It was billed as a strong measure to check on the country's population explosion but in recent times, China's two-child policy has been widely slammed for being strict beyond reason.
South China Morning Post recently reported about a family in the eastern province of Shandong which was heavily fined for welcoming its fifth member. The bank account of the family was reportedly frozen after they failed to pay a fine of 64,626 yuan ($9,500) for having a third child. They had 22,987 yuan in the account but were still left penniless and with no means of feeding their three children.
Netizens on China's social media site Weibo cried foul over the incident and questioned the reasoning behind leaving a family with no economic means to take care of itself - all because it has flouted the two-child norm.
In a country where births have dropped from 17.23 million in 2017 to 15.23 million in 2018, the need for maintaining and enforcing the two-child policy remains intact. This despite China's rigorous one-child policy - first introduced in 1980 - was amended in 2014 and then dropped completely by 2016.
The two-child policy - although believed to be better than the even stricter one-child policy - has its flaws. It promises state-subsidies to the first two children born in a family only. In case twins are born after the first child, there is no clarity on what procedures would be followed for government support and subsidies. And then there are certain instances of fines being imposed on families with three children, like in the case of the family in Shandong. If and when the family is unable to pay the penalty, the ramifications of it are swift and harsh.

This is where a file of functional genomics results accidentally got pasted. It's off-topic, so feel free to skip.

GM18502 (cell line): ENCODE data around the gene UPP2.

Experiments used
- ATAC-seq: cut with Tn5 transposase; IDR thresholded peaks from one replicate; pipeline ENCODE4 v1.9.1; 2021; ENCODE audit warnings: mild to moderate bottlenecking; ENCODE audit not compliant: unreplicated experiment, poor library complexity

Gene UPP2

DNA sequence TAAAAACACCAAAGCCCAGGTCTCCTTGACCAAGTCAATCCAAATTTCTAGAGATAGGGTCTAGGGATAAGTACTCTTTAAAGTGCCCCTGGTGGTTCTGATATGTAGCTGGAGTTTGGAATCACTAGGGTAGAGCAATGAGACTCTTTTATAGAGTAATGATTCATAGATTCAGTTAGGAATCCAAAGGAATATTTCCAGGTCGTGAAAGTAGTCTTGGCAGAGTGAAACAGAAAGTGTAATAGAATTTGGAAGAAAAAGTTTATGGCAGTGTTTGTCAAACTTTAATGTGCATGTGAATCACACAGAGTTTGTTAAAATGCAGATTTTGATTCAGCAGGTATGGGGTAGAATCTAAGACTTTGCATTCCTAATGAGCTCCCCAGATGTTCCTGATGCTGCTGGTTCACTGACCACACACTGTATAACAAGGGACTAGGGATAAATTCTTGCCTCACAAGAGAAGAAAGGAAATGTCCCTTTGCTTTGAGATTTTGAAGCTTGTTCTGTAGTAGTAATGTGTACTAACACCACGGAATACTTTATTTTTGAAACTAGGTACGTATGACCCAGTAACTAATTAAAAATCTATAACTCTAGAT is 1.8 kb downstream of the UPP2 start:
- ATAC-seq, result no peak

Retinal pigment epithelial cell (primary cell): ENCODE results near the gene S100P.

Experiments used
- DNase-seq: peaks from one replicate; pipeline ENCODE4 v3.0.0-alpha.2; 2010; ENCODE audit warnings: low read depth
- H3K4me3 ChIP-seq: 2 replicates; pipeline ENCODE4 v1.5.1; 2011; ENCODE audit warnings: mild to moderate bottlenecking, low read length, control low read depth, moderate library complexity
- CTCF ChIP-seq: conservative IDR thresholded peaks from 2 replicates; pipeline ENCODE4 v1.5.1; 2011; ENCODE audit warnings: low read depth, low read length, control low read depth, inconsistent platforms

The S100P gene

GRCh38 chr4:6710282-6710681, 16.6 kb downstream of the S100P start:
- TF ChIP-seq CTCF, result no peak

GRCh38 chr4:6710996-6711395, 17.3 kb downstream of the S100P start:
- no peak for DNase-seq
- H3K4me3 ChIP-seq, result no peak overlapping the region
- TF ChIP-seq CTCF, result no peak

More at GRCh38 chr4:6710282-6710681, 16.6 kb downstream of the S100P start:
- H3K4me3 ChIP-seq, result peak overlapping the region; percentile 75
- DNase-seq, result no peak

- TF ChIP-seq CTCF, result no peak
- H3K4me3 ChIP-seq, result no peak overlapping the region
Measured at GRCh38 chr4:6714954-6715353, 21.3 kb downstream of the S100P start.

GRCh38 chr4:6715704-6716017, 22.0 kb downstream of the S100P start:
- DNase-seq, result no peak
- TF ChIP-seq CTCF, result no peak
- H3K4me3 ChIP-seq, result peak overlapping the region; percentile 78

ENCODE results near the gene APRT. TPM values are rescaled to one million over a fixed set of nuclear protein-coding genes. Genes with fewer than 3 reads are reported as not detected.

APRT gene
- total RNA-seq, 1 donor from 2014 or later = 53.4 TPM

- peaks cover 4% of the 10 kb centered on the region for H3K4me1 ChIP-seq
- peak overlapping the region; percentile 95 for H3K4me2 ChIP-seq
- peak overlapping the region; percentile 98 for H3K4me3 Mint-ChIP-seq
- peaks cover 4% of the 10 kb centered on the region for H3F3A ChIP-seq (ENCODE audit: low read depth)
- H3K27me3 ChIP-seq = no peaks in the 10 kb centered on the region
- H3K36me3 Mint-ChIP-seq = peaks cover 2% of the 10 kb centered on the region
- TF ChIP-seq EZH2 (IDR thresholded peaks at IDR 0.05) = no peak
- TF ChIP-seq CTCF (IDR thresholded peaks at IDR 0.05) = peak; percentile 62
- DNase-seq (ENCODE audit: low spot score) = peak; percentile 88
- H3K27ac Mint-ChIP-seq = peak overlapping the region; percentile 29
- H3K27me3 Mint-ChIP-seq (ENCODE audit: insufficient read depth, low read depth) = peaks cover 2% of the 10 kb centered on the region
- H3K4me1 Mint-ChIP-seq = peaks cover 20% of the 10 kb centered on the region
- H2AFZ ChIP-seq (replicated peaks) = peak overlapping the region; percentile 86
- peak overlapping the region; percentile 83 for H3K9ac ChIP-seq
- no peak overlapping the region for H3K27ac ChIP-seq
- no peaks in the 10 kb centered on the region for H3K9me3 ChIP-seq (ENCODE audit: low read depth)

Then there is a contradiction in what the state wants and advocates. In the years when the one-child policy was in effect, women were told to marrying late and conceiving late was wise. Since 2016, the message being sent across is that older the mother of a baby, the more the chances that the baby has some birth defect. It is a line that is also used to convince women not to opt for the third child.
With the number of births in the country declining since the boom in 2016 when the one-child policy was abandoned, there is a growing demand for changes to make the two-child policy less severe - especially for families with three children. In fact, The Guardian reported in August of last year that the country could well be forced to completely abandon any restriction given problems such as gender imbalance, an ageing population and shrinking workforce.